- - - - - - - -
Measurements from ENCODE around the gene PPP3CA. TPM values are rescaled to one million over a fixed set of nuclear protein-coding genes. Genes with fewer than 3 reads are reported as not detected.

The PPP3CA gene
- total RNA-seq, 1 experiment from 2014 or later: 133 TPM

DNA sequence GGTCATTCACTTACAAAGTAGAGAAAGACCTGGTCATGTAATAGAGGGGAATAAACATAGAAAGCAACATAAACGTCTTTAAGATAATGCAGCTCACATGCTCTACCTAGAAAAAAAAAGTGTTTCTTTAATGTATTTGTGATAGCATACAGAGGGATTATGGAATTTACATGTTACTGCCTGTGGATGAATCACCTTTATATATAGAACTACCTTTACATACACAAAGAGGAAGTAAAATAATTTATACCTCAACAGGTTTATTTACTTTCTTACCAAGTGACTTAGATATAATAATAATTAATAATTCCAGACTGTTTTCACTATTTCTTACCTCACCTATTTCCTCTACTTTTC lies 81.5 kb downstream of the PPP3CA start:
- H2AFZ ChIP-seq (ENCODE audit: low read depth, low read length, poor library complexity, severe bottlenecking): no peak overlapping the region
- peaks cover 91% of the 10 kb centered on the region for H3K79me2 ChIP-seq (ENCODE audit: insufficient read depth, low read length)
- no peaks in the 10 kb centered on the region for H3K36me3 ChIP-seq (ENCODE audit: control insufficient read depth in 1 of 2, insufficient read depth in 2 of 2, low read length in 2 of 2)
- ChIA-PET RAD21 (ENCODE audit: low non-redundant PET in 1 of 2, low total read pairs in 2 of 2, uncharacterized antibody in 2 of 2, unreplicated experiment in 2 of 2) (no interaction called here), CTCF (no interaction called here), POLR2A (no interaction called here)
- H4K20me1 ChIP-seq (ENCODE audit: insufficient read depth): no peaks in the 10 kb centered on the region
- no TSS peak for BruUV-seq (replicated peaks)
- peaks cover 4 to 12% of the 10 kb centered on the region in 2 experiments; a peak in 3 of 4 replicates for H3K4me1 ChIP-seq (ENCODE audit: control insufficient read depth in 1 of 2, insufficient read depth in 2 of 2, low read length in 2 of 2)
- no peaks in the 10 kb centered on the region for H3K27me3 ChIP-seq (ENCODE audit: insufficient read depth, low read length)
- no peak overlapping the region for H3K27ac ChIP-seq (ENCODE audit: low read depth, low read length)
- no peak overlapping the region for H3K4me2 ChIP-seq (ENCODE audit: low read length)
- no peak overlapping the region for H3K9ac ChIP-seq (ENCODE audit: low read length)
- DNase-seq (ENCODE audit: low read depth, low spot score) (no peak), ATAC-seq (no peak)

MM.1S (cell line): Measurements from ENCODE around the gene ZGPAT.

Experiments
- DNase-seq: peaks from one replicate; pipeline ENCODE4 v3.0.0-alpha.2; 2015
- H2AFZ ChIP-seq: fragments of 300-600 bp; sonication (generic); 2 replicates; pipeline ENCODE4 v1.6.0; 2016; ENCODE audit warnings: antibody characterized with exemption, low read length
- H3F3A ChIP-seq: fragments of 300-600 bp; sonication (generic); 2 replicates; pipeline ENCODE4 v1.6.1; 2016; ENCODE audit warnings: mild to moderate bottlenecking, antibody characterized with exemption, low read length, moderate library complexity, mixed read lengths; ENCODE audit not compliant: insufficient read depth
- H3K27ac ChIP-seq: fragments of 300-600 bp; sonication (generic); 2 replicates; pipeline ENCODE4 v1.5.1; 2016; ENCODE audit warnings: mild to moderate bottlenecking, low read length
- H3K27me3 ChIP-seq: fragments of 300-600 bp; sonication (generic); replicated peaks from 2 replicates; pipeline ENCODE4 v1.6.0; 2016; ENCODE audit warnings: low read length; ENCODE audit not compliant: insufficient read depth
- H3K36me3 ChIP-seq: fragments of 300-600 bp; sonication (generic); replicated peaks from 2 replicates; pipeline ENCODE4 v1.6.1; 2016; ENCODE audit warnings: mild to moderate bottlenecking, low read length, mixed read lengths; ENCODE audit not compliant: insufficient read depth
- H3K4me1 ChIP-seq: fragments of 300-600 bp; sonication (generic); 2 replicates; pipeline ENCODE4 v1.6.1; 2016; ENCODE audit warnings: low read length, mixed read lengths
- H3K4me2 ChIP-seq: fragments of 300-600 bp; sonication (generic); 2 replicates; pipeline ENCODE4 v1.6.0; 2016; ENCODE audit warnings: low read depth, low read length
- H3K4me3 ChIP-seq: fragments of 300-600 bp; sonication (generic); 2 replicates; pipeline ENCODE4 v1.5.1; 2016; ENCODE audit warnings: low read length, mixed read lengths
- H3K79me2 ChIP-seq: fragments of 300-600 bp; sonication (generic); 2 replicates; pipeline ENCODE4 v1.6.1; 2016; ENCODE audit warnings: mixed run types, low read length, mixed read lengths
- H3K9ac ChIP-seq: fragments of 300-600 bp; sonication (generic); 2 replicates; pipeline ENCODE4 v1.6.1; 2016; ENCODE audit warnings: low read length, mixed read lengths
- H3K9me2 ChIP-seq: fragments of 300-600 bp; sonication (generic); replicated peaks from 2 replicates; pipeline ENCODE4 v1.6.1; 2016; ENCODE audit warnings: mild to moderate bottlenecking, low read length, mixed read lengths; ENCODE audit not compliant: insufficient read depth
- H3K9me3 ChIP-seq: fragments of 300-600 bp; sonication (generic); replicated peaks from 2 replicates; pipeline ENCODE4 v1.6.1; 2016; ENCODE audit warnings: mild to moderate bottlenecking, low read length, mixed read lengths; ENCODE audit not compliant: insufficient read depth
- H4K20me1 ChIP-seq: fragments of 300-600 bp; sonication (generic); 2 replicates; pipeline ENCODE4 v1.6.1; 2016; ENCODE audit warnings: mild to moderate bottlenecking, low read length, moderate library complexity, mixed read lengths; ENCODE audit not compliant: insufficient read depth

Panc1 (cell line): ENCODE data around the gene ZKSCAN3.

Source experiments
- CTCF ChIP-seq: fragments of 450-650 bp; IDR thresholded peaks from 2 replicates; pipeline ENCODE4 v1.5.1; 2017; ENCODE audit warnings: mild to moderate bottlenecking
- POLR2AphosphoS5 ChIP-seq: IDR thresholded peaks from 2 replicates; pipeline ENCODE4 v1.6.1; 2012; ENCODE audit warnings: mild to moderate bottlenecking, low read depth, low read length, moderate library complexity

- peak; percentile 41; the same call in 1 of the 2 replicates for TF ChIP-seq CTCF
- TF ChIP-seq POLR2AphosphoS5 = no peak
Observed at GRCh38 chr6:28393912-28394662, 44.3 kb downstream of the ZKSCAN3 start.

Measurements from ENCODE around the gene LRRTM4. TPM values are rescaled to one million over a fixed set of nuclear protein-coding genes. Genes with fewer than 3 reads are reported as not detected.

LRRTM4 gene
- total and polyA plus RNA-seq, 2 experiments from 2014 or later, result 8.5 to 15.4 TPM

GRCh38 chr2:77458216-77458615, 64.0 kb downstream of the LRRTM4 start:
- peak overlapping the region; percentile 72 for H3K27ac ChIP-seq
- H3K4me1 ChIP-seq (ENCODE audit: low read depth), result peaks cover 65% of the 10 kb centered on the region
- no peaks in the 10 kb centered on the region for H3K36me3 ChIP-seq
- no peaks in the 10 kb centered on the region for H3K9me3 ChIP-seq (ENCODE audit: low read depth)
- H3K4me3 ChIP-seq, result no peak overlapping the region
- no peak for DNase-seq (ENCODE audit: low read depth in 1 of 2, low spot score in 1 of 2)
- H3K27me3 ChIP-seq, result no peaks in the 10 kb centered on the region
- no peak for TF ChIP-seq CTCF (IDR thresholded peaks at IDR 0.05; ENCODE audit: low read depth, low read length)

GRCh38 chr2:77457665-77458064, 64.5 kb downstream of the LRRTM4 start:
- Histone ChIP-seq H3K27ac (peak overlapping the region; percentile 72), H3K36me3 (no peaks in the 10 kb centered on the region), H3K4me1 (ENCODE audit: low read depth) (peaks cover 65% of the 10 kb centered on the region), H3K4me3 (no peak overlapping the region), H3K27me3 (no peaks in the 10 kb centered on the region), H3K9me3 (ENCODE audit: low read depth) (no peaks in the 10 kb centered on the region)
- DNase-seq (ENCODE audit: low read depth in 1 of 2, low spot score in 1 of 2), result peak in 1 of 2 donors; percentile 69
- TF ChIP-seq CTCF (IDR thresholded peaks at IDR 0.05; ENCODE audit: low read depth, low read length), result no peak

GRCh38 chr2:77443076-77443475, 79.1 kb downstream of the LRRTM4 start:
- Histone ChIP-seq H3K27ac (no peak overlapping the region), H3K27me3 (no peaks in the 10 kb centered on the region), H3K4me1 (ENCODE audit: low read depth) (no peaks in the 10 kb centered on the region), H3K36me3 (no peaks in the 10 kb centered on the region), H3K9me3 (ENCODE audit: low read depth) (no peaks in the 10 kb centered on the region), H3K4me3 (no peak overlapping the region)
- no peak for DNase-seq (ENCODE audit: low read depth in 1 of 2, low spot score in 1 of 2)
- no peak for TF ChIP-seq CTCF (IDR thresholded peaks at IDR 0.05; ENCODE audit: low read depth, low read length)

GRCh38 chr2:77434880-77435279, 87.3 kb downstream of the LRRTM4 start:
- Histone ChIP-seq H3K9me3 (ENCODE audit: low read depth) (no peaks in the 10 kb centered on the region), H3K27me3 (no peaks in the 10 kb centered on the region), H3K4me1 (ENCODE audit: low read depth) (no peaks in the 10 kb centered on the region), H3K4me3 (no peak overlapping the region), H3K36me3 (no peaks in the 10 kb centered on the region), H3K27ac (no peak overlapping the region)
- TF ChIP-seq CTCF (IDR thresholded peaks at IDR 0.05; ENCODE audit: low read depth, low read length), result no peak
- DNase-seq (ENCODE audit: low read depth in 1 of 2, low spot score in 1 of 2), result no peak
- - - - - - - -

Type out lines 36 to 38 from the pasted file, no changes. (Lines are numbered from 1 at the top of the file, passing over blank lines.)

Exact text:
- POLR2AphosphoS5 ChIP-seq: IDR thresholded peaks from 2 replicates; pipeline ENCODE4 v1.6.1; 2012; ENCODE audit warnings: mild to moderate bottlenecking, low read depth, low read length, moderate library complexity

- peak; percentile 41; the same call in 1 of the 2 replicates for TF ChIP-seq CTCF
- TF ChIP-seq POLR2AphosphoS5 = no peak